BREA, Calif. (March 26, 2003) -
Whether adopting a new puppy or an older cat, raising a pet in
the new millennium requires more than a little care and love.
It also means having the financial resources for unexpected
medical emergencies. This is why more pet owners are looking
to see if pet insurance is right for them.
Statistics from the American Veterinary Medical
Association show that U.S. consumers spent almost 38 percent
more on their pets in 2001 compared to 1996, and the greatest
percentage of those costs fell under veterinary care.
"As pets have become more integral members of our
families, owners are willing to go to any length to provide
the best for them," says Jack Stephens, DVM, founder and CEO
of Veterinary Pet Insurance. "As veterinary care rises in cost
and sophistication, more pet owners will need to turn to
third-party payment support options such as pet insurance to
take advantage of these advances in care."
According to Dr. Stephens, pet owners who are unsure of
whether pet insurance is right for them should first consider
the type of relationship they have with their pet.
"More people today love their pets like children but don't
always have the funds readily available to support the cost of
many veterinary treatments," Dr. Stephens says. "People who
are devoted to their pets always want to be financially
prepared when an emergency or illness occurs - they make the
best candidates for insurance."
Families with young pets should not be fooled by the
seeming invincibility of youth. Puppies and kittens are more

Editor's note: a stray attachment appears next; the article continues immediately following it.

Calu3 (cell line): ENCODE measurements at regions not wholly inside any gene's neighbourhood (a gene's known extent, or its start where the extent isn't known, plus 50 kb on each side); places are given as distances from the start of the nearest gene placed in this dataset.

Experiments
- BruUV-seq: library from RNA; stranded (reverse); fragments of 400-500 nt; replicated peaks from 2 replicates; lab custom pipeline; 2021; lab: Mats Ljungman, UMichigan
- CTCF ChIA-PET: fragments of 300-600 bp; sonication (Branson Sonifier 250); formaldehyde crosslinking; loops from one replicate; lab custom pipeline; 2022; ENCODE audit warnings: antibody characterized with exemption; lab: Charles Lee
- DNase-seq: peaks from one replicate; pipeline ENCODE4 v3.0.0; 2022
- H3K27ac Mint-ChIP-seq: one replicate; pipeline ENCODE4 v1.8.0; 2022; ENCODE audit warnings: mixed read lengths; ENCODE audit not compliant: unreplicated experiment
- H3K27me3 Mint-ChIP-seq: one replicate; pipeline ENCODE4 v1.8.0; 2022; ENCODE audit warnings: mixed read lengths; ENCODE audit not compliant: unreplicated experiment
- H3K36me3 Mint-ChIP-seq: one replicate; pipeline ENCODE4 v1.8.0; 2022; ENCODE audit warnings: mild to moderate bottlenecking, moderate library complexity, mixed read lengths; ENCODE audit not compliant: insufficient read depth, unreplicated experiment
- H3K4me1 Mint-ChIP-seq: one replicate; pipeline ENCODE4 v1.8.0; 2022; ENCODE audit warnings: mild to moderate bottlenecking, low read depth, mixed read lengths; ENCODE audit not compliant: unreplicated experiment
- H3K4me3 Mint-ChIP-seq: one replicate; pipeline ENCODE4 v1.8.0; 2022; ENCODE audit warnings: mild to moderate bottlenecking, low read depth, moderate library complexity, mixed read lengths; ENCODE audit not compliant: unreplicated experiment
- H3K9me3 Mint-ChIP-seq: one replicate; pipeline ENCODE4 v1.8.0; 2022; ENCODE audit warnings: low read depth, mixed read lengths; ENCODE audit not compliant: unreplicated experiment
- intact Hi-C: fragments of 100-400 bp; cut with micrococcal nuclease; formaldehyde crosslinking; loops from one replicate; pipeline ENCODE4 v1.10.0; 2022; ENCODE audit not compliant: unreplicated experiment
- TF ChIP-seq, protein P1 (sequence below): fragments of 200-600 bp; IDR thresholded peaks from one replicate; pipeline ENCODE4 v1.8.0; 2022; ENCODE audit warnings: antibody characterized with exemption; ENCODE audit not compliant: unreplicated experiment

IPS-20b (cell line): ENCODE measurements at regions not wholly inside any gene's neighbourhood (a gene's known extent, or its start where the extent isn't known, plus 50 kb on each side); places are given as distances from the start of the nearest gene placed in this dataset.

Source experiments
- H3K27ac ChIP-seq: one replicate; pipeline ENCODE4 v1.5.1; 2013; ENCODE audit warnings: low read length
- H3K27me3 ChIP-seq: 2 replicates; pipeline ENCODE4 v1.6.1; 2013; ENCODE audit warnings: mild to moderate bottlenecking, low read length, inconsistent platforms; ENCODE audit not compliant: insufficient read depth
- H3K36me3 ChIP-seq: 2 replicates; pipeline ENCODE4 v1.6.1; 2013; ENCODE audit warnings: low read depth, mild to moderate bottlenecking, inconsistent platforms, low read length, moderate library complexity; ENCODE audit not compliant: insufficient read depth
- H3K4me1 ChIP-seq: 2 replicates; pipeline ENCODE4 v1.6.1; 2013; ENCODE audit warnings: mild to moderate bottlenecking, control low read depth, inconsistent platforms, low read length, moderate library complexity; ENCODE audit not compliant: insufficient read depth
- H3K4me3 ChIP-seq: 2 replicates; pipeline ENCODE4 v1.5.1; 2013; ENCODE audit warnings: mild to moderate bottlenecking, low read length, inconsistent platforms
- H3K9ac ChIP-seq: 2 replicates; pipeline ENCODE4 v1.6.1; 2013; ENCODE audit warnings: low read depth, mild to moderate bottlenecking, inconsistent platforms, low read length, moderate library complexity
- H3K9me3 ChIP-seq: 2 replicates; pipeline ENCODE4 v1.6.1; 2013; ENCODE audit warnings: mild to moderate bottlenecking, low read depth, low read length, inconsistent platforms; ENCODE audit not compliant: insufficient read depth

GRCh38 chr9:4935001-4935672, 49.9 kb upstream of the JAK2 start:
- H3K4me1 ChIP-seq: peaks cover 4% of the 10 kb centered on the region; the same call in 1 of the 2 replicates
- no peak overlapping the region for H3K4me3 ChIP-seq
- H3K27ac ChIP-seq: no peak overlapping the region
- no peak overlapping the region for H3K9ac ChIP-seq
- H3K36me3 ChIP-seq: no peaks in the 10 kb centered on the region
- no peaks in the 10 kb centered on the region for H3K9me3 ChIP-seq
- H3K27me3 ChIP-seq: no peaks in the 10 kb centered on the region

prone to accidents and require frequent check-ups. Providing
insurance early in a pet's life can start them on the right
path to long-term health as they have more access to
top-of-the-line preventive services.
In addition, all pet owners concerned about budgeting for
both the routine and unexpected medical needs of their pets
should look into purchasing pet insurance. With policies as
low as $7-10 per month, monthly premium payments prove more
predictable than costly accidents and emergencies. The VPI
Standard plan pays out a maximum of $9,000 annually; the VPI
Superior plan pays out a maximum of $14,000 a year. Both
packages cover more than 6,400 conditions and care ranging
from prescriptions and office visits to surgeries and
"Regardless of which plan a pet owner chooses and
regardless of a pet's age and condition, they should be
prepared to face a medical emergency or illness sometime down
the road," Dr. Stephens says. "Our goal is to make it possible
for pets to receive more frequent and thorough care without
having to deny any animal treatment for economic reasons."